5) Take your draft back and begin to work through the comments, making adjustments to your essay.

Bring the results of this update to class on Monday, along with the original essay. Be prepared to discuss how you corrected the things your classmates found. Hang onto your classmates' corrected version: you'll turn it in along with the orginal graded version and the final one.

"Our Brand is Crisis"

Following up on our discussion of yesterday's film and Engler's chapter on Latin America, respond to the following question:

At the end of the film, one of the U.S. political consultants says that leaders like Evo Morales represent a "dangerous form of populism." In the chapter "Latin America in Revolt," from How to Rule the World, Mark Engler describes how Morales and other new leaders in Latin America have been accused of "anti-Americanism," "populism" (260) and "demagoguery" (281). What do these accusations mean? What specific policies are these charges based on? Based on Engler's chapters, do you think these fears are justified? What specific policies has Morales implemented and how do they relate to these fears?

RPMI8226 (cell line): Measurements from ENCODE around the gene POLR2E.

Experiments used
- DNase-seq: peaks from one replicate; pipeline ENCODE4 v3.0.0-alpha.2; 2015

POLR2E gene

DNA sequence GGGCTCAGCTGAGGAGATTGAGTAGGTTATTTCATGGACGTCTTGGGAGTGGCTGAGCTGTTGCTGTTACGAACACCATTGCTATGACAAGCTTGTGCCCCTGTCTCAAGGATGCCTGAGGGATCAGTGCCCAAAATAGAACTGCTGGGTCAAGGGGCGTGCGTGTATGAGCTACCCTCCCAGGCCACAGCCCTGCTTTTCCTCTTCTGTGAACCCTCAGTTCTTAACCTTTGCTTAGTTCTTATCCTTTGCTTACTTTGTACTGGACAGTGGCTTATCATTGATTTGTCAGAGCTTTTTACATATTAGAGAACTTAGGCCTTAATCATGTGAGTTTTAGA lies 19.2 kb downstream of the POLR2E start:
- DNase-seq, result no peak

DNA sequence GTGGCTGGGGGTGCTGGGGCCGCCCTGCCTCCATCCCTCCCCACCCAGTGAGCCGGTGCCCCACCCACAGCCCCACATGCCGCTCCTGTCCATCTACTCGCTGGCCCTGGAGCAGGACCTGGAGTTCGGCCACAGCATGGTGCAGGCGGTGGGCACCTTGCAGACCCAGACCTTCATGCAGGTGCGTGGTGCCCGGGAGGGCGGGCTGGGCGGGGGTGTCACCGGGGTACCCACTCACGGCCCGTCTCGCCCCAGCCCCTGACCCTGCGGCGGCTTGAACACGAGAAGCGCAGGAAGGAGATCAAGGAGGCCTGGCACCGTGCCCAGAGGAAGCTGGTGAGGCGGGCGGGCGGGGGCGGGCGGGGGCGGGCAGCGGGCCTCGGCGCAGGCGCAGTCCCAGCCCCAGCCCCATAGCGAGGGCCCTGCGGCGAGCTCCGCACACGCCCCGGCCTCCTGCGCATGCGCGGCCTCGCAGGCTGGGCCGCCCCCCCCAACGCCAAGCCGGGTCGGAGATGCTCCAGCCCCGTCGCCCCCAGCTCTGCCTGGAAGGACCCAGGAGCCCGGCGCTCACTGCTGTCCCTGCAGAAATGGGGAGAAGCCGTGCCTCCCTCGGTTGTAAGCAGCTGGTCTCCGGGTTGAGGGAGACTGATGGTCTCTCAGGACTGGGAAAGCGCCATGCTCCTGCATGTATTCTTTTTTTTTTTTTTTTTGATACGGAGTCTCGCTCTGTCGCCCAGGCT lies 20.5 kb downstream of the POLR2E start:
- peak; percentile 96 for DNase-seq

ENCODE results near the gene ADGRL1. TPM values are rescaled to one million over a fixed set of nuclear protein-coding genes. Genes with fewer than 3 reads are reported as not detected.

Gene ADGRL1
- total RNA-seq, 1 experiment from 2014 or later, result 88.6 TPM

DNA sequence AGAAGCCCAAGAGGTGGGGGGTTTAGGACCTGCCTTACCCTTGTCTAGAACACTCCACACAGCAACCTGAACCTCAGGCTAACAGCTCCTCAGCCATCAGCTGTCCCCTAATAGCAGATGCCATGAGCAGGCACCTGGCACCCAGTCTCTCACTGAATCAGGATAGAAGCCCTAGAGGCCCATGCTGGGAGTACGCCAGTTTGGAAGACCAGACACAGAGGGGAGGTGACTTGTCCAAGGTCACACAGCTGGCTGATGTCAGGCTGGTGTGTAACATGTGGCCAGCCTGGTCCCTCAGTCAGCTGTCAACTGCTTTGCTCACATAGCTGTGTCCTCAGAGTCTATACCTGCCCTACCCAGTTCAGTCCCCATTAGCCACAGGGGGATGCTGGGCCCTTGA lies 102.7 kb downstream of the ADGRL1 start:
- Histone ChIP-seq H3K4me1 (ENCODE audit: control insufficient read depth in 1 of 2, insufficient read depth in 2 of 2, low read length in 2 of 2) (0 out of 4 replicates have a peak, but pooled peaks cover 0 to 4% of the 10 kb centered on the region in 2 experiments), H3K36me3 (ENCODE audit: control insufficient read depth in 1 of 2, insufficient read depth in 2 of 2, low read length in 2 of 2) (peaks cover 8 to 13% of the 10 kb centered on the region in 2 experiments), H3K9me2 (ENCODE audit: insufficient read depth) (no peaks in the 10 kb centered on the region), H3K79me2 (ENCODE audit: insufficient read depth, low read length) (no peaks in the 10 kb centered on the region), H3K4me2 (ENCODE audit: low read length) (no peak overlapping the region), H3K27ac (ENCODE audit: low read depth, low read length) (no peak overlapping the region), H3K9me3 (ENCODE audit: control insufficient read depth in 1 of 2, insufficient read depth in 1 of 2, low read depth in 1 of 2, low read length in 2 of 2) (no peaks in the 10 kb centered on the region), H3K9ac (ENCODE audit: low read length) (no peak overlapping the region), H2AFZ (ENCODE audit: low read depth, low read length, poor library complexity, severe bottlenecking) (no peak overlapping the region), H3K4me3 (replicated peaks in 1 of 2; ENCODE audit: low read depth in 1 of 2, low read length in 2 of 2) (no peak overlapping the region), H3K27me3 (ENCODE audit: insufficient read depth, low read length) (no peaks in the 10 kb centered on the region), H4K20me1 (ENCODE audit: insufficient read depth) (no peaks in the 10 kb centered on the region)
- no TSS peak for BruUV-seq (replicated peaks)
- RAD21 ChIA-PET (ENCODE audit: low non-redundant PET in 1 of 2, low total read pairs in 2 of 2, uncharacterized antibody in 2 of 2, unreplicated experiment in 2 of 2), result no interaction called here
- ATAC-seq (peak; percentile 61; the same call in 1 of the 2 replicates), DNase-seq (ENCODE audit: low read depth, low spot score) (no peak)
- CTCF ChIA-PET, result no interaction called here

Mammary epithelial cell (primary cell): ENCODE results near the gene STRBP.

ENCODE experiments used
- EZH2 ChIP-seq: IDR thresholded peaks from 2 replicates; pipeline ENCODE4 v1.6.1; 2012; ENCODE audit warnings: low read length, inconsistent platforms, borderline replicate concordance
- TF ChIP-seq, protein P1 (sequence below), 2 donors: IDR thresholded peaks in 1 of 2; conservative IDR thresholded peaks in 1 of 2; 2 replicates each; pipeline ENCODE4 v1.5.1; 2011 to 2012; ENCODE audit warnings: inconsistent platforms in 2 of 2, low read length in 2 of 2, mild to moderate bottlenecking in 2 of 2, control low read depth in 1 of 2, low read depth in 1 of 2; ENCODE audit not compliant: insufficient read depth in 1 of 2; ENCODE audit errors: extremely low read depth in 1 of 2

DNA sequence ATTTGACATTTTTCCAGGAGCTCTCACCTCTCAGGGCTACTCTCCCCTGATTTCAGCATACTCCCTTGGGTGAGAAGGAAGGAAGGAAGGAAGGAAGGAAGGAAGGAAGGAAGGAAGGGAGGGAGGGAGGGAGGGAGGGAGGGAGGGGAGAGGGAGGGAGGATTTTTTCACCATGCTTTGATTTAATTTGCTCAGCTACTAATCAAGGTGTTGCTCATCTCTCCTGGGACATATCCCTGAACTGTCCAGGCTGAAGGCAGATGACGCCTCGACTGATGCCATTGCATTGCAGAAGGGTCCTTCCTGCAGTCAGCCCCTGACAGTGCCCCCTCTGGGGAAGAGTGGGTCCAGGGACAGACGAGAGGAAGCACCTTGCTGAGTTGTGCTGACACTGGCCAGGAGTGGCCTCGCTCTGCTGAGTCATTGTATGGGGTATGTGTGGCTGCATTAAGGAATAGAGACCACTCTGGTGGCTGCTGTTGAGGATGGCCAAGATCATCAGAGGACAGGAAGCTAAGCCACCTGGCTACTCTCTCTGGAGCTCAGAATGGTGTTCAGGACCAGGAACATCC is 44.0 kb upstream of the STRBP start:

Wednesday, October 21, 2009

In-Class work for 10/22

1) If you haven't posted on the Colbert video or Engler on Klein, do so. Some questions to think about : what is ideological part of Klein's argument, beyond the idea of corruption? In what ways does Klein want the government to do MORE?

2) Read through some recent blog posts of your colleagues and leave a comment. Be sure your blog is set up for people to leave comments.

3) Select a paragraph in the essay you're revising. and go through it with the guidelines we used in class yesterday: Says who? How do you know? So what? Rewrite the paragraph so it meets these guidelines, like we did with the sample paragraph in class on Wednesday.

Post this corrected paragraph on your blog as "Revised Paragraph"

4) Begin step 4 (brainstorming) on your revision handout. Post this on your blog as "revision brainstorm."

Look for my comments as you begin work on your revision.

Wednesday, October 14, 2009

Thursday; Monday

Thursday we'll be in C126 - our Thursday room for the rest of the semester. Thanks for your patience with this situation.

For Monday, October 19th, post on one of the topics below on your blog. Also take a look at some of your colleagues and leave them a comment as well. If you blog isn't appearing along the side, be sure to check with me.